Ask anyone the world over to name the most famous camera company, and chances are they’ll call out Canon. Known for easy interfaces and intuitive features, Canon is your best bet if you’re new to photography. In addition to being user-friendly, Canon products tend to be relatively user-proof, and are apt to outlive their technological significance.
If you’re looking for an undisputed professional powerhouse, Nikon is where it’s at. Models tend to be more ergonomic, and with the introduction of an AF-S lens series, Nikon has begun its foray into Canon’s long-held sports photography monopoly. Lower-end models tend to be less sturdy and less intuitive, but the Nikon Coolpix is a long-held favorite.
Pentax may not have the same household recognition as Canon or Nikon, but its models fill in gaps between low-end point-and-shoots and expensive DSLRs that the big brands have not. All models tend to be relatively easy to use, durable, and include plenty of extras without raising the price point.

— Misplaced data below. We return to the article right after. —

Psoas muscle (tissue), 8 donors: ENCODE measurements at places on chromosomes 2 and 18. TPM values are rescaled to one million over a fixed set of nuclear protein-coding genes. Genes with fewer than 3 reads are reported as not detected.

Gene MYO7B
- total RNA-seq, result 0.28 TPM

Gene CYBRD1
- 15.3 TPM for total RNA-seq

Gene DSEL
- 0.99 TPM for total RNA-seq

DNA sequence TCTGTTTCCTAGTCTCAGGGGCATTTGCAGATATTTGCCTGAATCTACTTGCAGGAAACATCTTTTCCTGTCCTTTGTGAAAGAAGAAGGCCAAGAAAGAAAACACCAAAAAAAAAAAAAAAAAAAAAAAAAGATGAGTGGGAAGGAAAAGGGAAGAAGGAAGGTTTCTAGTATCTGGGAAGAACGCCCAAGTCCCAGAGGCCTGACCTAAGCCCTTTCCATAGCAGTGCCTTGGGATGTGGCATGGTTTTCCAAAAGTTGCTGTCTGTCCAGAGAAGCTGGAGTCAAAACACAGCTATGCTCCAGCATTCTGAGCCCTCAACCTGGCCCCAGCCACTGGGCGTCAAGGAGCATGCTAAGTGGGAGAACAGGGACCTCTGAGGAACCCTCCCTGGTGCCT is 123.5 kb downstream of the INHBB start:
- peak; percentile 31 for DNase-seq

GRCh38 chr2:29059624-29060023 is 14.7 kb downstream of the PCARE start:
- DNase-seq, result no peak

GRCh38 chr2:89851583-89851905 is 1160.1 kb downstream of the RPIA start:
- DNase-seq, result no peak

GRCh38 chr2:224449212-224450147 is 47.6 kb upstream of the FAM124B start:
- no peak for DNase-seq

When it comes to mirrorless (non SLR) cameras that have an interchangeable lens option, Olympus takes the prize. Compact mirrorless cameras are lighter, simpler, and less intrusive than DSLR models, but with interchangeable lens can often shoot images that rival those shot on more complex professional models.
There some benefits to being electronically diversified: at the end of 2013, Sony became the first company to introduce detachable smartphone lenses. Photography purists say Sony images have a considerable amount of digital noise, but user-friendly features and bodies meant to withstand tough use make their cameras worth the comparably minor investment.
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